but just as easily an argument about who i wanted to be versus who he wanted me to be would render us silent for weeks. those stretches have grown longer since i’ve gone to college and graduated. i don’t know how to connect to him and he doesn’t know either.

today was a rare day i want to remember. he drove me to wegmans because i needed mixed frozen vegetables to make chicken potpie for my potluck at work tomorrow. we talked a little bit about how my work was going. mostly we hit it off talking about tv shows because we have the same taste: love and family and happy endings are simply a must. when he saw me making anchor charts for my class while playing Once Upon a Time on my work laptop, he suggested i do my work outside in the living room so i could watch the show on our large smartTV. i know he just wanted to enjoy my presence. and it did feel good to be watching a show with him that made him tear up just like me. as i shuffled around the kitchen cooking, even though it is my mother’s primary domain, i asked my dad for advice and he helped.

today we felt like father and daughter. but we didn’t get personal. that never works. when i talk about my love for writing, he only expects me to churn out a book like a machine. when i talk of my love, he is repulsed that i would date instead of being married already because despite being family, our cultures are different. when he prays to god, i pray to Love. when i bring prep work home and complain about not enough time, he uses that as an excuse to be upset when i go out to hang out with friends.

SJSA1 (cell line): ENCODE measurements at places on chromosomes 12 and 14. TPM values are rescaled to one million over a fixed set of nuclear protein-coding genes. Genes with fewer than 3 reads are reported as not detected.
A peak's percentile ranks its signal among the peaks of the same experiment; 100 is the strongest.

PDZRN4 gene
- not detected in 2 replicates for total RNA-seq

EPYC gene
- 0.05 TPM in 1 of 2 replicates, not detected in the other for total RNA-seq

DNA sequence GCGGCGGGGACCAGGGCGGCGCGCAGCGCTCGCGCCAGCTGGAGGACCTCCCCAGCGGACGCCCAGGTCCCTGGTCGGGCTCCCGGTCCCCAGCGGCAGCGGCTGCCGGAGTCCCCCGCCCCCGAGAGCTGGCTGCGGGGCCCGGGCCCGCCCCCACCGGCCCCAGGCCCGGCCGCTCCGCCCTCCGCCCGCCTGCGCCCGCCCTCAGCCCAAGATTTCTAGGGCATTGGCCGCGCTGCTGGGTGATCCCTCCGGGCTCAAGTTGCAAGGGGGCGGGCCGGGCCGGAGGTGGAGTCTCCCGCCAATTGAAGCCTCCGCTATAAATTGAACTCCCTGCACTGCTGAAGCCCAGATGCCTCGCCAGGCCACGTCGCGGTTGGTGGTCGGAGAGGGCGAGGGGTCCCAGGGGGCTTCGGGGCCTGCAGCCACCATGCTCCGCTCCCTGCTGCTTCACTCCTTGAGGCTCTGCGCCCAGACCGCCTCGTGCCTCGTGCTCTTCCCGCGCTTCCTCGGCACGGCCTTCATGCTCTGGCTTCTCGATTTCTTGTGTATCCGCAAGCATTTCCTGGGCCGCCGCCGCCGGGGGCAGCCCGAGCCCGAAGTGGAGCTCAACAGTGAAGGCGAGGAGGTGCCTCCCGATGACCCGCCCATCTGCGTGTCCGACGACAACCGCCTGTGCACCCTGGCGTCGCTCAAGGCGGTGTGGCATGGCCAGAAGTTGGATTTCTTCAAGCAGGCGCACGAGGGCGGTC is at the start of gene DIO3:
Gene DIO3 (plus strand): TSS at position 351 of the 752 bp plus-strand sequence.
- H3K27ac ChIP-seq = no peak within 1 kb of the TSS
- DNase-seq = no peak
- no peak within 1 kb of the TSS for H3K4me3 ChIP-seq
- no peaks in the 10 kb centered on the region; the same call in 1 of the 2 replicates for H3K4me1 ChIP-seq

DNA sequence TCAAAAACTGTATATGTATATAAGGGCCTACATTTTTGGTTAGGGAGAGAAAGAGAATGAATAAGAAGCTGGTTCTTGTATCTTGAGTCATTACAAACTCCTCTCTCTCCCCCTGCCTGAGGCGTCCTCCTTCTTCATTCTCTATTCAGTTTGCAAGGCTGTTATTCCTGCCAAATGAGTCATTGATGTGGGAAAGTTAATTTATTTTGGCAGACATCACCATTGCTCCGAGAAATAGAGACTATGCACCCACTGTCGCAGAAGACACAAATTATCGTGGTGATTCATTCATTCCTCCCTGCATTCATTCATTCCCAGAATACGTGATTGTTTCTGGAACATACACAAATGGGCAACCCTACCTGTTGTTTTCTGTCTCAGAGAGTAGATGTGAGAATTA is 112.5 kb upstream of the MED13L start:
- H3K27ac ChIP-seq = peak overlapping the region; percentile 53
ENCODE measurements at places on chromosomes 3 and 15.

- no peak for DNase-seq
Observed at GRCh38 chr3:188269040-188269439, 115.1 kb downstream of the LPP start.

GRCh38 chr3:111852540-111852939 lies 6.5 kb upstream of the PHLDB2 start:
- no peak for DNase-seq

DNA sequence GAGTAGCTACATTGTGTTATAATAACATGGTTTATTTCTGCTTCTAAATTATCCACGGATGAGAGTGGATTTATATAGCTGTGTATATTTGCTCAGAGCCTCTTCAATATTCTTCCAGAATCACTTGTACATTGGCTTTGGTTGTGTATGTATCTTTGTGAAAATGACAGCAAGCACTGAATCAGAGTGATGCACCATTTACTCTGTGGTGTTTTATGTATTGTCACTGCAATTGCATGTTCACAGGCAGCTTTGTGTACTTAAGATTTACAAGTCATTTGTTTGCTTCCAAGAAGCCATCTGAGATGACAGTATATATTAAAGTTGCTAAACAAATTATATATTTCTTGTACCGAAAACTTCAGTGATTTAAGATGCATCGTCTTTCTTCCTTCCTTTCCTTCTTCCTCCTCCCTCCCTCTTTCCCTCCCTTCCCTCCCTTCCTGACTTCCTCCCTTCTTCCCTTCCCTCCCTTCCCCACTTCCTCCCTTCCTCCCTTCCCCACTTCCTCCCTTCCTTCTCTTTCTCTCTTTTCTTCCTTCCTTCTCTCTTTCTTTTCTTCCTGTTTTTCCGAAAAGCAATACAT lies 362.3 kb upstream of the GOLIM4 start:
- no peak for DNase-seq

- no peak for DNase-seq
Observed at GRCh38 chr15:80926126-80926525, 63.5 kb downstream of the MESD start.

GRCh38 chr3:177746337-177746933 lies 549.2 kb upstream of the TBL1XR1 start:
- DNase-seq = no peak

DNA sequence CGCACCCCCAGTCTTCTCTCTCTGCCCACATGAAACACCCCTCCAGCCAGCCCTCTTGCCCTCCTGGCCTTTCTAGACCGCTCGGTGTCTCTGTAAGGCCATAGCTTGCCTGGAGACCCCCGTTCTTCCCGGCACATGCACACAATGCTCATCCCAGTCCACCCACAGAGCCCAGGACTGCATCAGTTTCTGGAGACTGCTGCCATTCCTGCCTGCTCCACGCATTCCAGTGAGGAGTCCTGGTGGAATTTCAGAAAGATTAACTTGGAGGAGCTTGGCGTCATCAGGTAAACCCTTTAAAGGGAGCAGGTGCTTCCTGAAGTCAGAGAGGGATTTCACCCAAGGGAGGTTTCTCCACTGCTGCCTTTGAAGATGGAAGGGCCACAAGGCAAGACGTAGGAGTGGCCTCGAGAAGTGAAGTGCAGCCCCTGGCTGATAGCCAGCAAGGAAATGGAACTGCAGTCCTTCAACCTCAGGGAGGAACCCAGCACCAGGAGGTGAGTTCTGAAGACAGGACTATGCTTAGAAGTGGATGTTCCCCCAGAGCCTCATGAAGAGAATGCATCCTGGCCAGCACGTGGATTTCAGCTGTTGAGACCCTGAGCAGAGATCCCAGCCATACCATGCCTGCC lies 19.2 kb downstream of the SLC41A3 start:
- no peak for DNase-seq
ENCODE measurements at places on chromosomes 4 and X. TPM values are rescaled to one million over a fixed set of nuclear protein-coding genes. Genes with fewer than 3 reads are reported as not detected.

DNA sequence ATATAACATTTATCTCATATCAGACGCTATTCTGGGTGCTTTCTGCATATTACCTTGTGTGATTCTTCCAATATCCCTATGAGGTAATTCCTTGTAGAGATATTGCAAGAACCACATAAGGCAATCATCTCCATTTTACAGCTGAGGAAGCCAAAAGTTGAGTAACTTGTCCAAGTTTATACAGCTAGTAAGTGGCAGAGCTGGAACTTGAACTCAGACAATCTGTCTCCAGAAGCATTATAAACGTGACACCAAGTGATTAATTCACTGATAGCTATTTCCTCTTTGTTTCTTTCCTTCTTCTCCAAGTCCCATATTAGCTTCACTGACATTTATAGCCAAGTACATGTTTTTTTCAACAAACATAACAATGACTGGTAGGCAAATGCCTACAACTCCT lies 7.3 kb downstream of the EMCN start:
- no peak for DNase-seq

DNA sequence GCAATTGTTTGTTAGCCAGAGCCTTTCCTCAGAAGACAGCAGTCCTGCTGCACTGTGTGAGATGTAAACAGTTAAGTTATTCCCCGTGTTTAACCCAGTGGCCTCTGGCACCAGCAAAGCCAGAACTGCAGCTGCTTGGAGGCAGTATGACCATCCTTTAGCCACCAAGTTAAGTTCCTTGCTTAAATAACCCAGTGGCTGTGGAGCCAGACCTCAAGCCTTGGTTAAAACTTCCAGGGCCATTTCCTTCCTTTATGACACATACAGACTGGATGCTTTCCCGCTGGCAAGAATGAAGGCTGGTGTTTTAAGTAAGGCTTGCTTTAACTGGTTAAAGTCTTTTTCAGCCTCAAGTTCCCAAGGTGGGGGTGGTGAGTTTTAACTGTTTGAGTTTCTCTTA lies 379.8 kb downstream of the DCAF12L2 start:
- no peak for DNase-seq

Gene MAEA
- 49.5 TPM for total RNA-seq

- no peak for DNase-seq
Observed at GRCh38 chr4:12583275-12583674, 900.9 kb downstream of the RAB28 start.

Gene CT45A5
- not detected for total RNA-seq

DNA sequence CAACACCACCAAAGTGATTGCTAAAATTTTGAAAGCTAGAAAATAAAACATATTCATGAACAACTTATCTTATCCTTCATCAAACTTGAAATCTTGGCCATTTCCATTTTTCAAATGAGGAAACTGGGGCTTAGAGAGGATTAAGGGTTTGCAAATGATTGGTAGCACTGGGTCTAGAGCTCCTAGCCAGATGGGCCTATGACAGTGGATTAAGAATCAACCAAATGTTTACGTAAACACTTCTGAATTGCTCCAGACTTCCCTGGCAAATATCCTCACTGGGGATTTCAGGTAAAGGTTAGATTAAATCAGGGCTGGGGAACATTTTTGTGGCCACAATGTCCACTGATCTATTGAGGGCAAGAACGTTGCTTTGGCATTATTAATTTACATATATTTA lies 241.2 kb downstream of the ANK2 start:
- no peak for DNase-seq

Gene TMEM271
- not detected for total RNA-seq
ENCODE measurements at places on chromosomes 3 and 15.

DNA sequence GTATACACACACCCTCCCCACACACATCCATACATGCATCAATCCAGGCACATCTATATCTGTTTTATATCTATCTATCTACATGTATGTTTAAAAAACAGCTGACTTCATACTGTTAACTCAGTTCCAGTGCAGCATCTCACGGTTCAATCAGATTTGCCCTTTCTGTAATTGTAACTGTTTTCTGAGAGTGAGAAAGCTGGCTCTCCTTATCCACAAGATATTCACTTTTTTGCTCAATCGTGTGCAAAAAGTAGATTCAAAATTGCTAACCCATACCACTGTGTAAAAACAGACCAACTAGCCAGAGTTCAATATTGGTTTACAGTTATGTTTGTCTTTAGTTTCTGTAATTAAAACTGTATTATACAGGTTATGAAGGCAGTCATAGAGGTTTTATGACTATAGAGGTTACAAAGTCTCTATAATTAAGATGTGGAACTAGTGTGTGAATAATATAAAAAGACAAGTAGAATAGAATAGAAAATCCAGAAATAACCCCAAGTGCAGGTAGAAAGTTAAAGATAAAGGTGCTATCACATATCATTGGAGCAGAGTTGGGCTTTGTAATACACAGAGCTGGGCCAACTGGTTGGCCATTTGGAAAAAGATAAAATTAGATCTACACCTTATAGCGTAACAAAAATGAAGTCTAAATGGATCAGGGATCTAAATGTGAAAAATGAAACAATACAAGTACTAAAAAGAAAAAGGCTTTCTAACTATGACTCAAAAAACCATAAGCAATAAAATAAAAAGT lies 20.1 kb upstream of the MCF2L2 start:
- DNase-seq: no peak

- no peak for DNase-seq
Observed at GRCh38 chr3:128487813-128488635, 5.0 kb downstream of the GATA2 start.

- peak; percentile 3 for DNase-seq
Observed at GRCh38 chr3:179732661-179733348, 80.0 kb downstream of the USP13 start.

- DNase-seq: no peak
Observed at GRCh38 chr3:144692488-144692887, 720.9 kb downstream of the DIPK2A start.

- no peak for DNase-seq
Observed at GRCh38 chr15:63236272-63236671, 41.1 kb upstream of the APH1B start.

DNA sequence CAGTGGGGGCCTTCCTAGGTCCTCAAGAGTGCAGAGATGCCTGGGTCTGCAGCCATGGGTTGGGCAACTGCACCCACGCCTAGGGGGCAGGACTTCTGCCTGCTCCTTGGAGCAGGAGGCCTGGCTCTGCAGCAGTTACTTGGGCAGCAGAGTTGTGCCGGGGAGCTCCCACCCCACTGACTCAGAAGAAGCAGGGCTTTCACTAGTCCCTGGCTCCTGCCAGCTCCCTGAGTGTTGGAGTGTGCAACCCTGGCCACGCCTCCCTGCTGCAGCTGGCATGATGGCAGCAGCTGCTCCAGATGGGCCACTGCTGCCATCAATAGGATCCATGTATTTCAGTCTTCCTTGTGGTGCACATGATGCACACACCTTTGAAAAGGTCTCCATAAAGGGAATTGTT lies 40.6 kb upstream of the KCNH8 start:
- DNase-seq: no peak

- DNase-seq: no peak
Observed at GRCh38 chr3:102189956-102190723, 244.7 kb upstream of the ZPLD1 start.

but underneath it all, he’s still my dad who only wants the best for me. i want to believe that. even if we can’t be more than tv buddies. our views may be different, but i know i inherited upholding my beliefs firmly and passionately from him.

our road is rocky. but today was nice. i want to remember today.

 

vow

bound by a contract
her faith compels her to keep it intact.
he and she were arranged to meet
she complied because of society
already thirty, what would people think
she worried about her parents’ image
so she said yes to not give them stress
never factoring her own happiness.
same religion but different culture
she was his for his bidding and no one else’s
he forbade her going to her mother’s house
isolated with the strangers she married into
she prevailed in concealing her tears
in secret phone calls home so they not worry
and after they were long gone she still remained
to not tarnish their memory, their last wish
she have a cornucopia of security and stability

pity

the man of the house
at twice my age plus sixteen
he dabbles in stock investments
in the expanse of his early retirement
but mostly i see him news scrolling.
when middle-aged and struggling
he said life’s a rigged game
he gave up then, settled on the couch
with his excuse to raise me
my mother the sole breadwinner
the newly appointed matriarch
rightfully so, she dealt with patients
came home cooked and cleaned and
criticized him with her newfound voice
that he loathed – he raised me to be
financially independent but decreed
i not move out until i marry.
an antiquated being
he kept me close i burned him too
even his spit could not subdue my fire.
insular he rigged his own fate
alone and waiting
the man of the house.